A125246


Numbers m whose abundance sigma(m)  2m = 4. Numbers whose deficiency is 4.


16



5, 14, 44, 110, 152, 884, 2144, 8384, 18632, 116624, 8394752, 15370304, 73995392, 536920064, 2147581952, 34360131584, 27034175140420610, 36028797421617152, 576460753914036224
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OFFSET

1,1


COMMENTS

a(17) <= b(28) = 36028797421617152 ~ 3.6*10^16, since b(k) := 2^(k1)*(2^k+3) is in this sequence for all k in A057732, i.e., whenever 2^k+3 is prime, and 28 = A057732(11). Further terms of this form are b(30), b(55), b(67), b(84), ... The only terms not of the form b(k), below 10^13, are {110, 884, 18632, 116624, 15370304, 73995392}.  M. F. Hasler, Apr 27 2015, edited on Jul 17 2016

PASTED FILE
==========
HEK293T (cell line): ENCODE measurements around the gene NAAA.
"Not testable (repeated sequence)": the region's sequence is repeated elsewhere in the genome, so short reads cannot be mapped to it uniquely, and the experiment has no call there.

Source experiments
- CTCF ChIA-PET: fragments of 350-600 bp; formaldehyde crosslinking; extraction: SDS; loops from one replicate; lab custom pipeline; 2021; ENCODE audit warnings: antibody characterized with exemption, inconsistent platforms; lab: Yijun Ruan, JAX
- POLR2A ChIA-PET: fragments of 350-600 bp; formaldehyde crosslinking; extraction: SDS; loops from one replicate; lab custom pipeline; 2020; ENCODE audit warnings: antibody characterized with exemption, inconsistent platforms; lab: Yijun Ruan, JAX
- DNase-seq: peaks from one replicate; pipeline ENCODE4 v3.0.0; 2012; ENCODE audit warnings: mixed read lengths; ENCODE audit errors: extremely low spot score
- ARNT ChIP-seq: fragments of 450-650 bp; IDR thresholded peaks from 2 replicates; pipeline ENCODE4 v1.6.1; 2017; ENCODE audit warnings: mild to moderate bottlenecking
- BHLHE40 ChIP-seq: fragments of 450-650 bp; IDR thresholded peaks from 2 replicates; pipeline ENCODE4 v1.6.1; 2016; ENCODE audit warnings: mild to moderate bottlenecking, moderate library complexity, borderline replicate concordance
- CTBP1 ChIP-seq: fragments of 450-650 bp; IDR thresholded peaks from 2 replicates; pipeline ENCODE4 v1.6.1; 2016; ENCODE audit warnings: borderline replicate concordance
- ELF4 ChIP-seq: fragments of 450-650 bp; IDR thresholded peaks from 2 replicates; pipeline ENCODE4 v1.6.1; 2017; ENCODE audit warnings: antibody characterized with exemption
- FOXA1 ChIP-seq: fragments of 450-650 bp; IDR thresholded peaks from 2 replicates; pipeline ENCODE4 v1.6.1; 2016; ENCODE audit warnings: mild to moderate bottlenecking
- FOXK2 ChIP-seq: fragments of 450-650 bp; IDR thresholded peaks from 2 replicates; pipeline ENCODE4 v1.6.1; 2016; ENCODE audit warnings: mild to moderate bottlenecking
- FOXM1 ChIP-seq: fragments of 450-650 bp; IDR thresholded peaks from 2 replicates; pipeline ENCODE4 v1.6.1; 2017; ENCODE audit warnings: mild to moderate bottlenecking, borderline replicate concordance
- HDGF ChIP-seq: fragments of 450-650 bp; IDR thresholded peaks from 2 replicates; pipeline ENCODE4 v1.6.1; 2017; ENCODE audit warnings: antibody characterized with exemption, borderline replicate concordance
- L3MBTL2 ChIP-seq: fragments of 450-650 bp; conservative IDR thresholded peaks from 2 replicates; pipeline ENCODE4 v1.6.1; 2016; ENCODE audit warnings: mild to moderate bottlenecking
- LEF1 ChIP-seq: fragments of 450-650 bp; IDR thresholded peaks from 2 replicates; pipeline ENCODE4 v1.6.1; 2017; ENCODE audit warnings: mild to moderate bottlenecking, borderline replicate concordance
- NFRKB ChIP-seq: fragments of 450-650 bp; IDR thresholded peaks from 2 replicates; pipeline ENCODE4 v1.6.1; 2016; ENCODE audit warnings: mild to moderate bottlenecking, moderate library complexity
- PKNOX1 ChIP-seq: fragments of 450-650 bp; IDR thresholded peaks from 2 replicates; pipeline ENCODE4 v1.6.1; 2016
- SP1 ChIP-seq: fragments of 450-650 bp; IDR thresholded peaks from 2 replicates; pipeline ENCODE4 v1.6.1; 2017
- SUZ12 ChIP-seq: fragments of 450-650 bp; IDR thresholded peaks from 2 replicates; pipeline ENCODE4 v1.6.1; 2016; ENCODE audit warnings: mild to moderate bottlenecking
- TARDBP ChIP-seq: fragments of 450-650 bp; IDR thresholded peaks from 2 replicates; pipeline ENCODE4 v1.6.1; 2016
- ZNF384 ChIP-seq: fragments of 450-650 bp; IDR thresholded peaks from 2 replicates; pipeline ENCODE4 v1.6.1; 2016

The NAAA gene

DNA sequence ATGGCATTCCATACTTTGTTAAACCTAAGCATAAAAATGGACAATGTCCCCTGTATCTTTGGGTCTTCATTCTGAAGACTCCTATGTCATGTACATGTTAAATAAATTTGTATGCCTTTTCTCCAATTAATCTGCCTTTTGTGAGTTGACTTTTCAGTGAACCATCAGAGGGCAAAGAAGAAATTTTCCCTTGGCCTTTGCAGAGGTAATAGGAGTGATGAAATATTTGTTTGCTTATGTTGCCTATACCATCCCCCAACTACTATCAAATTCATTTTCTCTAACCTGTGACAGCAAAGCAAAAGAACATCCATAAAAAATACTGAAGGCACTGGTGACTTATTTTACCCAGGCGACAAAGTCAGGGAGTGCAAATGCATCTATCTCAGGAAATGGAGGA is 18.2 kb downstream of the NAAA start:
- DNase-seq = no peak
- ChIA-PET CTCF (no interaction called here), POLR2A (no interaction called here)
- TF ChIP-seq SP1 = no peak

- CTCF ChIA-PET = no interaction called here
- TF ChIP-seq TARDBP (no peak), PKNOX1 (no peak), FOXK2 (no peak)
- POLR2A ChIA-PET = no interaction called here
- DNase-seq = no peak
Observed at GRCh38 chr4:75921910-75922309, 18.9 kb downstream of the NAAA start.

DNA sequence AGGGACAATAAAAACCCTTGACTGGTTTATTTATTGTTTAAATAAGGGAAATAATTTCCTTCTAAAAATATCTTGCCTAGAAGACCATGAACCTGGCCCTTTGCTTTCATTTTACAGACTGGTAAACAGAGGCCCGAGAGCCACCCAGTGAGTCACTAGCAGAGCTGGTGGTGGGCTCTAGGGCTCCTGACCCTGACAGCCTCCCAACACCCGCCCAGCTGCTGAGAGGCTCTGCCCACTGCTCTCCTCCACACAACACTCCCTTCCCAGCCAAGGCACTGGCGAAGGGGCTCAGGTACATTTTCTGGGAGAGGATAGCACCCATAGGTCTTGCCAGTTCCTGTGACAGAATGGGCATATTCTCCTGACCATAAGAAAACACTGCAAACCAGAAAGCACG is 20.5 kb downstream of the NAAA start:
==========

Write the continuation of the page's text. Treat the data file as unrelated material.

A term of this sequence multiplied with a prime p not dividing it is abundant if and only if p < sigma(a(n))/4. For each of a(2..16) there is such a prime, near this limit, such that a(n)*p is a primitive weird number, cf. A002975.  M. F. Hasler, Jul 17 2016
Any term x of this sequence can be combined with any term y of A088832 to satisfy the property (sigma(x)+sigma(y))/(x+y) = 2, which is a necessary (but not sufficient) condition for two numbers to be amicable.  Timothy L. Tiffin, Sep 13 2016
Is 5 the only odd number in this sequence? Is it possible to prove this?  M. F. Hasler, Feb 22 2017


LINKS



EXAMPLE

The abundance of 5 = (1+5)10 = 4.
More generally, whenever p = 2^k + 3 is prime (as p = 5 for k = 1), then A(2^(k1)*p) = (2^k1)*(p+1)  2^k*p = 2^k  p  1 = 4.


MATHEMATICA

Select[Range[10^7], DivisorSigma[1, #]  2 # == 4 &] (* Michael De Vlieger, Jul 18 2016 *)


PROG

(PARI) for(n=1, 1000000, if(((sigma(n)2*n)==4), print1(n, ", ")))
(Magma) [n: n in [1..9*10^6]  (SumOfDivisors(n)2*n) eq 4]; // Vincenzo Librandi, Sep 15 2016


CROSSREFS



KEYWORD

nonn,more


AUTHOR



EXTENSIONS



STATUS

approved